Music fans should stay away from secondary ticketing site, Viagogo - that's the warning from a group of British politicians.
Members of Parliament (MPs) from the Digital, Culture, Media and Sport Committee criticised Viagogo for "misleading" customers into thinking they're buying official tickets for events.
Lots of music acts have stopped people who have bought tickets from Viagogo from entering their concerts. This is because the site sells some tickets, which are much higher than the original price.
Viagogo says it's disappointed it has been singled out and says that hundreds of thousands of British citizens use its service without ever experiencing any problems.
Viagogo is a secondary ticketing site.
It offers fans the opportunity to buy and re-sell tickets, which were originally bought from official concert organisers.
In recent years, the UK government has clamped down on secondary ticketing sites for misleading customers into paying more money than they should.
Ed Sheeran became the biggest pop star to ban Viagogo tickets after some for his most recent tour appeared on the site for thousands of pounds - well above the maximum of £150 that tickets had originally been sold for.
Fans saw their tickets stamped as 'invalid' as they arrived in their thousands at arenas around the UK. They were then offered the chance to re-buy their tickets at the intended original cost.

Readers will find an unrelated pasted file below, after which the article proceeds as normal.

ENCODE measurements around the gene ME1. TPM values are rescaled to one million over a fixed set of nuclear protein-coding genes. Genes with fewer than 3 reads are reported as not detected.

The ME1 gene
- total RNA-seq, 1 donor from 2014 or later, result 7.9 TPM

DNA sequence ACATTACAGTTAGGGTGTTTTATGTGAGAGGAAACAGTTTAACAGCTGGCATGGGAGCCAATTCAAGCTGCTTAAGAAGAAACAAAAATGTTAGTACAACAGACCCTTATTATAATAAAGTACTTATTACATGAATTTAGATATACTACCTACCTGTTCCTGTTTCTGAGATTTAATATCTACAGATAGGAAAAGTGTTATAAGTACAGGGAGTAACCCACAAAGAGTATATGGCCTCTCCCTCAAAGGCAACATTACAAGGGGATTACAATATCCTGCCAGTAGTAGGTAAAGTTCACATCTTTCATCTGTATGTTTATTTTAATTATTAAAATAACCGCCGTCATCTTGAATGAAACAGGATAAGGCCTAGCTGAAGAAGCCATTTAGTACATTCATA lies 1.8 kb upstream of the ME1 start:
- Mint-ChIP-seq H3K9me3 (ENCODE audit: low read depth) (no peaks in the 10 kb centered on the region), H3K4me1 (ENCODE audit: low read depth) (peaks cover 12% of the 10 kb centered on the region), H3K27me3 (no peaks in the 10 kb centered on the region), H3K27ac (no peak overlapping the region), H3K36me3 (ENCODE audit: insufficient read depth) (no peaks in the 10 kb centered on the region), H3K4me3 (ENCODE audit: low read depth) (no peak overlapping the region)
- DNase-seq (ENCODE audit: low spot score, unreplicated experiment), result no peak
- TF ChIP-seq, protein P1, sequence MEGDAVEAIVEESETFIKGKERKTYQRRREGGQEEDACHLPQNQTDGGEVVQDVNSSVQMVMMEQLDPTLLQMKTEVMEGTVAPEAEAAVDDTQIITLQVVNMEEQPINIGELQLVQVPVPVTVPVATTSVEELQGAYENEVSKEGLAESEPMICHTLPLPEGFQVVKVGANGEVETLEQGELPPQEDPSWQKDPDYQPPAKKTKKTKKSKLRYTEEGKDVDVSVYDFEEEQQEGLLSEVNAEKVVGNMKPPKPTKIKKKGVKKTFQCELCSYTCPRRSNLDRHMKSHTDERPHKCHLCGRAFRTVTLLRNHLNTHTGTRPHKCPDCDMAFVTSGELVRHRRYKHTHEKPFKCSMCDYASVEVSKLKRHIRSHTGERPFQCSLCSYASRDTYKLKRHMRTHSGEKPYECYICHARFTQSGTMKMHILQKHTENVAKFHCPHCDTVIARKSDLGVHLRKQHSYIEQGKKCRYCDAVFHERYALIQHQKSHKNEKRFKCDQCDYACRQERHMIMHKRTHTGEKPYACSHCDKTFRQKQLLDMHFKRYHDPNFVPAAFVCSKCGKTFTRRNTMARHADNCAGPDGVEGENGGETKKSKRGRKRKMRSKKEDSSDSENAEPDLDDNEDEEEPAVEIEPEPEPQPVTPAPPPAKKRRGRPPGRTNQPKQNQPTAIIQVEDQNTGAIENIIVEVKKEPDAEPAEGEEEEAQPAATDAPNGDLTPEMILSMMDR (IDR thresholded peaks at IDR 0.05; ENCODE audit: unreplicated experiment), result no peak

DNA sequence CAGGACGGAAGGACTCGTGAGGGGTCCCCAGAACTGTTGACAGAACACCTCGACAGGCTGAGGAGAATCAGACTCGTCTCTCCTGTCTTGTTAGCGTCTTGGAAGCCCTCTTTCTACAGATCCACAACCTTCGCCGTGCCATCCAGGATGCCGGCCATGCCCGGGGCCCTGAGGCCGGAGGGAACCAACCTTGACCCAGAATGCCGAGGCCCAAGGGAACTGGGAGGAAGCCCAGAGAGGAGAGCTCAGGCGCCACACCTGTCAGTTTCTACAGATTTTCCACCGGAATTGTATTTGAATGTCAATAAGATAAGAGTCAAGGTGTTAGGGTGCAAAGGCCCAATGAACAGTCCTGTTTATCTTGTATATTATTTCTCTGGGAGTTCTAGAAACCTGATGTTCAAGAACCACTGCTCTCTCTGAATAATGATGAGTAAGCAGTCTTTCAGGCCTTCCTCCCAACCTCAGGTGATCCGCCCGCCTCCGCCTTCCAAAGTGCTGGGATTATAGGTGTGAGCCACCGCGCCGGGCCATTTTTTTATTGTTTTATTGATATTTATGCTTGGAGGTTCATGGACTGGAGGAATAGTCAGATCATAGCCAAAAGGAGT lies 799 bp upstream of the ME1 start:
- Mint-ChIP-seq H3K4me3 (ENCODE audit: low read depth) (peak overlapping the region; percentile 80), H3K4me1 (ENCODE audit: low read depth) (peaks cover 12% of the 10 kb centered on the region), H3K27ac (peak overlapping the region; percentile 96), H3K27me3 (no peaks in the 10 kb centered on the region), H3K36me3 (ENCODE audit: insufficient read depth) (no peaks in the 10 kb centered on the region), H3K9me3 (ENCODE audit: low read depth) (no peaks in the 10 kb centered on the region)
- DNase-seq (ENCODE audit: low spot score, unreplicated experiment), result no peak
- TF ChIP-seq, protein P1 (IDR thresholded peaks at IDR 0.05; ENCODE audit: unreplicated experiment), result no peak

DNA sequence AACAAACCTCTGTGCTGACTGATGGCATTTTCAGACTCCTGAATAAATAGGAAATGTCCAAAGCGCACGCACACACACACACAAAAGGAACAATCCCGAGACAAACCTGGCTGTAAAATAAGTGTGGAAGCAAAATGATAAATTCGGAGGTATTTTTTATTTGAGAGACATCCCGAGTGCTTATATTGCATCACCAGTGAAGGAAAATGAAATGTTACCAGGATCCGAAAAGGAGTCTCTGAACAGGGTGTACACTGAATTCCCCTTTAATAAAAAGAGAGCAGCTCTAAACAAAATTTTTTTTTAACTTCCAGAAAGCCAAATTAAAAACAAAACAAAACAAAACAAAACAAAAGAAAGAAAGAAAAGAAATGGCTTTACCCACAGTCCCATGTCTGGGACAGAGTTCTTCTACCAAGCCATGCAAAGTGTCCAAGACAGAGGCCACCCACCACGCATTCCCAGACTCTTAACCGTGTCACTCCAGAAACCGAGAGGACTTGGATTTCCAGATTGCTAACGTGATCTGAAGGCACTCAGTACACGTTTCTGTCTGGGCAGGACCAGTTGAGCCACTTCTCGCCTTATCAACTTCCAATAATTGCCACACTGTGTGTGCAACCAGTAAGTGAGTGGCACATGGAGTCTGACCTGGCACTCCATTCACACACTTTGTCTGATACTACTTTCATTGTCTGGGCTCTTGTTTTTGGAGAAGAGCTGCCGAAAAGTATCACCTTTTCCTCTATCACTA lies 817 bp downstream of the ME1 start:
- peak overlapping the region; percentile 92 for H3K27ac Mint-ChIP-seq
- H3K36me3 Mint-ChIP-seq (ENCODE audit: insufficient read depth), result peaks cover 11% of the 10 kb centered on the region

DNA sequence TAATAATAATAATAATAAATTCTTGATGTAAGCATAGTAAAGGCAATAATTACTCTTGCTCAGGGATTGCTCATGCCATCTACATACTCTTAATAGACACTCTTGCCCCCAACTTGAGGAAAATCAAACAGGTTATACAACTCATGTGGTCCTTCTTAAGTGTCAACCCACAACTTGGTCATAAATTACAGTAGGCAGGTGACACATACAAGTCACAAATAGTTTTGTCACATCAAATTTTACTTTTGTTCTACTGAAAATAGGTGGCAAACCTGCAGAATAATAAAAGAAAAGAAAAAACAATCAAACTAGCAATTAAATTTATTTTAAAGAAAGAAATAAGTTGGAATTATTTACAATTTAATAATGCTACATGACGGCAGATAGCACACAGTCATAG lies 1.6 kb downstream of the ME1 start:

Viagogo has also been taken to court by the group in charge of fair competition in business in the UK. It's called the Competition and Markets Authority.
It argued that Viagogo had been misleading customers into paying more money for tickets than they needed to and had been presenting itself as the official seller.
Now, a group of MPs who have been investigating the music industry has urged music fans to boycott the site altogether.
In response, Viagogo has said it's disappointed it has been singled out.
A spokesperson told Newsround: "For those transactions that fall into the 1% annually where customers do have an issue, the overwhelming majority of cases are due to the unfair and potentially illegal restrictions the event organisers pose simply because customers have chosen to purchase tickets from a competitor of theirs."
The Digital, Culture, Media and Sport Committee also criticised Google for allowing Viagogo to sit so highly on Google searches for music events.
Secondary ticket sites, such as Viagogo, pay Google to appear high up on the search list.
When you type in the name of the act you want to see plus the word 'tickets', secondary ticketing sites often come higher up than the official ticker sellers.
In 2017, FanFair Alliance - a ticketing campaign group - did an investigation into this. They found that for 77 out of 100 upcoming popular music shows, a secondary ticketing site came higher up on Google search than an official seller.
Newsround contacted Google for a response but hadn't received any comment by the time of publication.